Meanwhile, according to Benzinga, Morgan Stanley analyst Simon Flannery worries that competition is showing no signs of "flagging," and he is more cautious about the carriers in 2015 due to more spending on promotions (and likely attendant price cuts), higher upgrades and churn rates. "Going forward, our estimates reflect our concerns that, while the current promotions will end shorty, we may only be in the early innings of a wireless war," he wrote.

Yet I think all of the hyperventilating is misplaced and is a function of the job sell-side analysts have to perform. What's good for investors is not necessarily good for consumers, and vice versa. More competition on price, better value and a generally more transparent wireless experience is net positive for consumers.

The worry, as explained to me by New Street Research analyst Spencer Kurn, is that a never-ending price war will force Verizon and AT&T to stop investing in their networks, which will degrade the entire wireless industry. I think that's a fanciful idea, to put it politely.

And the carriers seem to think so, too. Verizon Communications CFO Fran Shammo said at the UBS Global Media and Communications Conference that the company will continue to invest heavily in LTE capacity. "And quite honestly, that's a good thing because as we continue to invest in wireless, that means usage is going up and revenue will continue to accrete. ... The day that we start to cut wireless capex, that's the day that we should start to wonder where the future of the business is going," he said, according to a Seeking Alpha transcript of his remarks.

AT&T CFO John Stephens noted that even with the carrier's decision to cut capex to $18 billion in 2015 from $21 billion this year, it's still going to be spending $1.5 billion per month. Stephens acknowledged that higher churn as well as higher growth in smartphones, tablets and connected cars would put pressure on AT&T's margins in the fourth quarter. "But that's a good pressure, that gives us the opportunity for future growth," he said at the UBS conference.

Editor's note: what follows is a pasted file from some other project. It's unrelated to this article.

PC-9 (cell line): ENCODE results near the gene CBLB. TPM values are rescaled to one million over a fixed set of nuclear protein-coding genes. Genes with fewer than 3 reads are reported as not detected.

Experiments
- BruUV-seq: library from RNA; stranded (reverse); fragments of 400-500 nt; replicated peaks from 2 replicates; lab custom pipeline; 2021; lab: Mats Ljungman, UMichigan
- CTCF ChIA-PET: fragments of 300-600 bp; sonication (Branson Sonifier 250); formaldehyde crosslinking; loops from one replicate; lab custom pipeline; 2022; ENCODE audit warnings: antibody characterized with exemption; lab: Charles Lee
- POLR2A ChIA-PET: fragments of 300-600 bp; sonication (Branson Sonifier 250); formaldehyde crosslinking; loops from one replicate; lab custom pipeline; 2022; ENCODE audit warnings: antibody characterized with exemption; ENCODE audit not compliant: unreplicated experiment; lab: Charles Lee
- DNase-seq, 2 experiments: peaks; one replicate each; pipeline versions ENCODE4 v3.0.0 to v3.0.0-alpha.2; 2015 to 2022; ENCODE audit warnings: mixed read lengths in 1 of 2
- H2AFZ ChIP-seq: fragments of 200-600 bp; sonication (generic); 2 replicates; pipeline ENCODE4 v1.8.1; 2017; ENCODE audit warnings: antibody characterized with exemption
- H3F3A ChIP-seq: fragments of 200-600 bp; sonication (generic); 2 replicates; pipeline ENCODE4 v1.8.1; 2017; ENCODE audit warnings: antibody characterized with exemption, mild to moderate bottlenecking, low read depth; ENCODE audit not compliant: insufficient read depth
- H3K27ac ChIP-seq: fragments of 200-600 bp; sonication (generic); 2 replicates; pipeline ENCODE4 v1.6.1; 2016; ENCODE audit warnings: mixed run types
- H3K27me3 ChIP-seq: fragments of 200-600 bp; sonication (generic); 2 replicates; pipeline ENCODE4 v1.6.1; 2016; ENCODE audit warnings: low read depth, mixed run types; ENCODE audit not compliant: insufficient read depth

T-Mobile CFO Braxton Carter, also speaking at the UBS conference, was similarly sanguine. "Where I would be worried is permanent, foundational pricing changes in the marketplace," he said. "But promotions, you know they've always been out there."

Kurn argued we are seeing foundational changes in wireless pricing, with Verizon and AT&T being dragged down by competition from T-Mobile and Sprint. "The price war isn't going to stop until the industry reaches an equilibrium where all four carriers have enough subscribers to cover their fixed costs and earn an appropriate return," he argued, adding that an appropriate return would be at least above a carrier's cost of accessing capital in the debt or equity markets.

I think that's probably true. The battle over pricing and competition will continue. And I think that's a great thing--it helps make carriers more efficient and it creates an incentive to introduce new services, like LTE Multicast or equipment installment plans.

The $43 billion carriers have spent in the AWS-3 auction thus far shows that they are betting this industry is going to be healthy for a long time to come and that demand will continue to increase. In the meantime, things might not be so cheery for Verizon and AT&T's shareholders, but it's looking good for U.S. consumers.--Phil